Between closed primaries, gerrymandering, and a campaign finance system run amuck, independents are the most unequal citizens in the U.S. In 2016, all of that could change.
With Lawrence Lessig's entry into the Democratic presidential primary now successfully kickstarted, most of the media has focused on the Harvard Law professor’s history of pushing the issue of campaign finance reform. Yet over the past year, Lessig has slowly reframed his argument into an even more fundamental principle of our once great nation: citizen equality.
In his latest gambit in a series of increasingly radical ideas, Lessig is now proposing to run as a “referendum candidate,” where he would serve only as long as it took to pass a single statute. After which, he would resign and hand the reigns over to the de facto democratic presidential candidate that was temporarily serving as vice president.
Since the United States does not have the option of holding a national referendum to pass legislation in the way that states do, Lessig is suggesting that voters use his campaign to “hack” the political system and pass reform that no truly partisan candidate could ever deliver.
It is a complicated idea that has most voters scratching their heads, and partisan Democrats crying foul. Liberal Democrats in particular are clearly the most upset, with supporters of Bernie Sanders voicing the strongest opposition since he too has been a strong proponent of campaign finance reform.
Yet Lessig’s agenda is no longer solely concerned with reforming the way that we currently fund campaigns. In his yet to be written Citizen Equality Act of 2017 (CEA), Lessig has outlined three key reforms that are designed to restore the U.S. back to a truly representative democracy:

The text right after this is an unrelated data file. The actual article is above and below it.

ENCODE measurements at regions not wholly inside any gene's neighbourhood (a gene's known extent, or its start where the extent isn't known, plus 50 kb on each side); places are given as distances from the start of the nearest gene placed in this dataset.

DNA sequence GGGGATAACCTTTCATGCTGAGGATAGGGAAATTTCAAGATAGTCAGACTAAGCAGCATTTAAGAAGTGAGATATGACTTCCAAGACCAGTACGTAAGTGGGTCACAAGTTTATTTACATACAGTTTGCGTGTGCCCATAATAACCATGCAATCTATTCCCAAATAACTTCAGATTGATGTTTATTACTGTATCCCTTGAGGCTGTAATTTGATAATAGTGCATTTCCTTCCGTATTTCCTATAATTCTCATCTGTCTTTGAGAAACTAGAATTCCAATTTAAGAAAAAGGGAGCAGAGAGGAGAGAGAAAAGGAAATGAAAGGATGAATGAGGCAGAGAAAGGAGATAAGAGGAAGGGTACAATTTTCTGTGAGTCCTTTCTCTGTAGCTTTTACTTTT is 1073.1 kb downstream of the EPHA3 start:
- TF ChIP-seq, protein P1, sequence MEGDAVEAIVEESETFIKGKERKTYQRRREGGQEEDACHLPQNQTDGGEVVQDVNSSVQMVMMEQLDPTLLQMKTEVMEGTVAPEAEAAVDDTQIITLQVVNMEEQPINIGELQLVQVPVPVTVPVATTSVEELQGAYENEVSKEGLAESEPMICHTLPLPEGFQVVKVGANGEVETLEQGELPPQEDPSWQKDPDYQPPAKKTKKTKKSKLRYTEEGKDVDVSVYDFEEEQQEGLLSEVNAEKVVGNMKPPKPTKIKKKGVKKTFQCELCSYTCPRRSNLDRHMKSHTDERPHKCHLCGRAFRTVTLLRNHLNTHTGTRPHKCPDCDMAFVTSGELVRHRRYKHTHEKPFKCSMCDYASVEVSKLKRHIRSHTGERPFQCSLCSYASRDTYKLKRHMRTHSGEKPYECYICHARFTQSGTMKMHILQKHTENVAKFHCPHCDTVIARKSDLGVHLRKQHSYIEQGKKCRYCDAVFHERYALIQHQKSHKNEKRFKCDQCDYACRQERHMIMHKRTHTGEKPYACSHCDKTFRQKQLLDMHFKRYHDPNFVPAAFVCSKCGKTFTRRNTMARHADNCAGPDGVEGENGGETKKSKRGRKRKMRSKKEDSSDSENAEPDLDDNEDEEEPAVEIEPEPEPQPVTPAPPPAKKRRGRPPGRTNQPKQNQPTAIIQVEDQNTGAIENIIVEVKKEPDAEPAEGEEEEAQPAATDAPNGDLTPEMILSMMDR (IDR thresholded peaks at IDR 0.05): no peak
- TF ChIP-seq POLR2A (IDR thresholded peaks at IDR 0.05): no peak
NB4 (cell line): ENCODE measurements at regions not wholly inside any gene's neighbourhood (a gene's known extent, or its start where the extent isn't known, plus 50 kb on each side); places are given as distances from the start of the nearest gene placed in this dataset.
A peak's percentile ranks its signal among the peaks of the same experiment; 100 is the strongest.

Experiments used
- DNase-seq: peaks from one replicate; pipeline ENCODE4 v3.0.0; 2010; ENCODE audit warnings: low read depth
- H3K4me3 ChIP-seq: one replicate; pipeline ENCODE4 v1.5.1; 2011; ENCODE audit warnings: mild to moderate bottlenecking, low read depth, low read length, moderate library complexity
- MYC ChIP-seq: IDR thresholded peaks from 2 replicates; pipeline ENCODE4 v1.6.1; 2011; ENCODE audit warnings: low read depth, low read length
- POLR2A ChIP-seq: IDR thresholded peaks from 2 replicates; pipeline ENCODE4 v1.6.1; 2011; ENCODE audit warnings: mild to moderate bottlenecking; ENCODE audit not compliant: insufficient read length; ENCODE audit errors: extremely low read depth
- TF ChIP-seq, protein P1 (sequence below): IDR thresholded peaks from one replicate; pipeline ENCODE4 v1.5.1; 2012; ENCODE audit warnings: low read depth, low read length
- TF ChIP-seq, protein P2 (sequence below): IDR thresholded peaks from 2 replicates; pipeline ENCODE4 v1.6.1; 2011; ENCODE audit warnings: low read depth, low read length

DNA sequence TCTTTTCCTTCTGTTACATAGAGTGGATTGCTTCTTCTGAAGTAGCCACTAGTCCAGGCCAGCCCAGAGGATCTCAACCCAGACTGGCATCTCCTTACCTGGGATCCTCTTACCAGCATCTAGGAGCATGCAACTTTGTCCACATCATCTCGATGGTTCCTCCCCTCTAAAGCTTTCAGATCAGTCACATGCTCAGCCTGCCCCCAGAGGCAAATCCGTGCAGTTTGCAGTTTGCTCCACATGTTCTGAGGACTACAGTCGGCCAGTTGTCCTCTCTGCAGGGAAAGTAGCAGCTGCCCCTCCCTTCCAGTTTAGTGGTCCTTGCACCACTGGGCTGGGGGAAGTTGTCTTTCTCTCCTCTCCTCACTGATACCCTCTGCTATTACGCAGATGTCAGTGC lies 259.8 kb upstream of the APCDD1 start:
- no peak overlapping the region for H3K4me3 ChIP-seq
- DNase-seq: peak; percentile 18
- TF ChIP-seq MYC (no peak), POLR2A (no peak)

- Equal Right to Vote: Restores voting rights, makes registration automatic, and either shifts or makes Election Day a national holiday;
- Equal Representation: Ends gerrymandering by implementing a ranked choice voting system that provides truly proportional representation; and
- Citizen Funded Elections: Eliminates the dependence between funders and candidates for office.
It is the first two reforms that should really pique the interest of independents, because in combination with the third, they would change the game entirely. In particular, when asked in a reddit AmA as to whether he would also support open primaries, Lessig responded, “I like open primaries. I'd like them to be considered in v2 .”
Traditionally, in the primaries, independents have had abysmal turnouts, leaving the candidates for the general election to be decided by party loyalists. As a result, in the last competitive Democratic primary in 2008, the average voter turnout was under 30 percent, with Democrats accounting for just under 20 percent of the eligible voters at the polls. This means that if just half of the 45 percent of the voters identifying as independent united behind Lessig, they could easily outnumber the votes for all other Democratic candidates combined.
This kind of rebellion by independents would not only demonstrate their power in determining elections, if successful, the CEA would clear the way for a much less partisan future -- a future where party outsiders, independents, and third-party candidates would stand a far better chance of winning seats in Congress.
It is for this reason alone that independents should seriously consider supporting his proposal and becoming an active part in defining the CEA, which he plans to crowd-source to his supporters throughout the fall. At the very least, it would make what looks to be an extremely partisan election much more interesting.